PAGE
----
The first part of this guide talked a little about the project and gave a bit of an introduction to LEDs. This part discusses the use of LED’s in more detail with a little simple maths which can be used to determine how to power your latest LED creation.

The first thing you should know about LED’s is that they aren’t like regular incandescent light bulbs. Unlike the humble light bulb of yester-year it matters which way round you put an LED into a circuit because rather than emitting light because it gets very hot an LED emits light because of witchcraft a complex phenomenon shown by some semi-conductors. The details aren’t terribly important you just have to remember that you have to wire it up with the correct polarity.

Identifying the polarity of a new LED is generally pretty simple as one leg will be longer than the other. The long leg is the anode (positive, +ve, +, a) the short leg the cathode (negative, -ve, -, k). Additionally you may find that on the regular round LEDs there is a slight flat spot on the cathode side of the case / lense – be warned though that batch I built my cube from occasionally had a flat on the anode side so this is less than completely reliable.

You should have a data sheet or some other information about the power requirements of your LED but if not you can usually have a fairly good guess at safe parameters. The two pieces of information you really need are the forward voltage and the maximum working current. For red you’re normally looking at about 2.0v, with green about 2.5v and for blue it’s normally around 3.3v with all of them taking 20mA. These are fairly safe figures but you may come across some that are wildly different. A word of caution, you aren’t likely to ever come across a simple LED that runs on more than 4v – the physics just doesn’t work that way. If you think you have an LED that runs on more than 4v check that you aren’t reading the reverse voltage instead or that you have an LED with a built in resistor.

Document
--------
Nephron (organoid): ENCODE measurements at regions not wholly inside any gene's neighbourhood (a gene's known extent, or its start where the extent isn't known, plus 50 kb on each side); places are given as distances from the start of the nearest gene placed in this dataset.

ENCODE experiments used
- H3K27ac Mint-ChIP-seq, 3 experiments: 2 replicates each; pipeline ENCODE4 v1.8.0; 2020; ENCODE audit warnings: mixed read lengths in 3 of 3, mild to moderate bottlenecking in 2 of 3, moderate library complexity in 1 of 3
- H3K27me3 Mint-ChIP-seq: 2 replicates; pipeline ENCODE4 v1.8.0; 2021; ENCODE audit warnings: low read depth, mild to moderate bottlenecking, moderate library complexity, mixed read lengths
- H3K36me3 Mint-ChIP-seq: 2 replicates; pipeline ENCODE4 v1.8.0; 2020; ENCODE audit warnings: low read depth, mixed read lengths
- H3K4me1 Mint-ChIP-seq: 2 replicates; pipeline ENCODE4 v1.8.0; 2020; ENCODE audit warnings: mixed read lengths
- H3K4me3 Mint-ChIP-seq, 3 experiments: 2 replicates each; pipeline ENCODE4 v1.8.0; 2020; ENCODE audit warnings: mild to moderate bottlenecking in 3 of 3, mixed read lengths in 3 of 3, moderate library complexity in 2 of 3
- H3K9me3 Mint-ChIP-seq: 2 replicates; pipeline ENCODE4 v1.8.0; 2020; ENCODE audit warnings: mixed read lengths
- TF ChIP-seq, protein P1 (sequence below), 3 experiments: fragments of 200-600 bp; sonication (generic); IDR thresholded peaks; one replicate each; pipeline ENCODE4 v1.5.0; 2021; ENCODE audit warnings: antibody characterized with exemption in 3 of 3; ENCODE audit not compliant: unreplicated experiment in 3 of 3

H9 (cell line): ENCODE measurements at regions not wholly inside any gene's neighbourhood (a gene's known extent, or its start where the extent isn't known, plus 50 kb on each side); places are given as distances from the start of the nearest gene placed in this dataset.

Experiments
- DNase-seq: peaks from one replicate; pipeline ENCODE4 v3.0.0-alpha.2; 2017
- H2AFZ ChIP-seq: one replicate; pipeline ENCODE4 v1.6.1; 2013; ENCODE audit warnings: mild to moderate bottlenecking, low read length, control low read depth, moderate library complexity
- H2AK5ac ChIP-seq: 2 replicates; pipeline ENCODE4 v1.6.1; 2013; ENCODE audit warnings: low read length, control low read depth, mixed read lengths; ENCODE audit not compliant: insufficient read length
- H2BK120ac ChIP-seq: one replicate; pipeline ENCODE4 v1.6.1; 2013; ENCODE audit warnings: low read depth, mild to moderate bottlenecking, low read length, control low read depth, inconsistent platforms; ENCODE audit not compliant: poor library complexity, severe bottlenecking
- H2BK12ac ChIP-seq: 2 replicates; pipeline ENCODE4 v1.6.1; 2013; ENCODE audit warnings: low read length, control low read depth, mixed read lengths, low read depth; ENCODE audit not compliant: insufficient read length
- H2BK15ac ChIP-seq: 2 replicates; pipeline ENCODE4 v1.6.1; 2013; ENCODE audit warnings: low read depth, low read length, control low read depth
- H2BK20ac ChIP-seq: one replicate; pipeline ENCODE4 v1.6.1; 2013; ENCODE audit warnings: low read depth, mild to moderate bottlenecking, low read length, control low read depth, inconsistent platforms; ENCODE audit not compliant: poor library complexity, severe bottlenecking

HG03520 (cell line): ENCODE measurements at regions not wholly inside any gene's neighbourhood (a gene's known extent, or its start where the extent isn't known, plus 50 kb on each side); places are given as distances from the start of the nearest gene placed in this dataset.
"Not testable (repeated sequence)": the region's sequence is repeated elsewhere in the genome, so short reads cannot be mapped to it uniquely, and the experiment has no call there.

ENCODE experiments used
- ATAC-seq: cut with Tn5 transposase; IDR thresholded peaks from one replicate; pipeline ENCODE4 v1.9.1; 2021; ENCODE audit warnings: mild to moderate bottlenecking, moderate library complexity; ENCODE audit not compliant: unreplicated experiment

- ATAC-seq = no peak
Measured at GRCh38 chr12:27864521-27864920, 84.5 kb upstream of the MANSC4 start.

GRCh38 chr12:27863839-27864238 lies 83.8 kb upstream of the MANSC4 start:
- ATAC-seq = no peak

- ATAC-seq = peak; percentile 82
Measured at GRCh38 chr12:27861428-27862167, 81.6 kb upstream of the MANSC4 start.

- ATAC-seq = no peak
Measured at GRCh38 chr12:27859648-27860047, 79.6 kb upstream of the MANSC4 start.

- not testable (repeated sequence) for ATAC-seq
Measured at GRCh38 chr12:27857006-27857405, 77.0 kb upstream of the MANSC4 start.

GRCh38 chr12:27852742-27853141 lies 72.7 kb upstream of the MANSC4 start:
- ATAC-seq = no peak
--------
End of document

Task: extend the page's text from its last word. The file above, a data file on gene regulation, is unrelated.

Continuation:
Reverse voltage, what’s that? Good question, it’s the voltage that the LED can handle before current is forced the wrong way through the diode. As with most things in life forcing something is a bad thing and you’ll probably find your LED no longer works afterwards.

# Use a Resistor!

As a general rule LED’s should always be run with a current limiting resistor in series with them. Failure to include a resistor in the circuit will almost always result in the LED losing it’s magic blue smoke and never working again. This is because an LED doesn’t behave like a regular resistive load in a circuit which makes it very prone to burning out if the supply voltage is even slightly too high.

With an element such as a resistor, as the voltage goes up the current through the circuit goes up linearly. This effect is captured in Ohms law:

`I=V/R`

An LED doesn’t obey Ohms law though. At low voltages no current will flow then, at a threshold voltage, a lot of current will begin to flow. Due to imperfections in the diode and a dash more complex physics the current does rise with voltage but it’s much faster than the linear response of a resistor. What that means in the real world is that if your power supply is slightly over the voltage the LED is designed for (maybe 0.1 or 0.2v) your LED could be drawing double or more the current it was designed for.

Lets, for example, say that you have a 3.5V 20mA LED like the ones required for this project and a 5V supply. What resistor should you put in the circuit? Use Ohms law to calculate the resistor that will dissipate the excess power:

```R = (Vs - Vf)/I

Where:
Vs = Supply Voltage
Vf = LED Forward Voltage
I = LED Current.

R = (5 - 3.5)/0.02
R = 75Ω```

Since we have used the maximum forward voltage and current for this resistor as our inputs this is the lowest value resistor that should be chosen for this LED. Ideally you want a resistor that is slightly higher than this as a slight reduction in current generally doesn’t result in a large drop in light output, for example, there is a standard 81 ohm resistor that could be used.

Since your resistor is dissipating the excess power you need to be sure that it can cope with it. To calculate the power output of the resistor (as heat) use the power equation like this:

```P = VI
P = 1.5*0.02
P = 0.02W or 20mW```

Many small resistors are capable of dissipating 250mW so you shouldn’t have any trouble finding a suitable part. It’s worth noting that it won’t be exactly 20mW if you are using the 81 ohm resistor. To calculate what it would actually be rearrange Ohms law to calculate the real voltage that will be dissipated by the resistor like this:

```V = IR
V = 0.02 * 81
V = 1.62

P = 1.62 * 0.02
P = 32.4mW

Or alternatively since we know I and R

P = I^2 * R
P = 0.02 * 0.02 * 81
P = 32.4mW```

Notice that by picking a slightly higher resistance resistor the power dissipated by it has gone up quite significantly. This wouldn’t be a problem for a single LED since the resistor is likely to be able to cope with 250mW but for long parallel strings of LEDs this could be a serious issue.

# References

1. http://tinkerlog.com/2009/04/05/driving-an-led-with-or-without-a-resistor/ – Driving LEDs with and without resistors.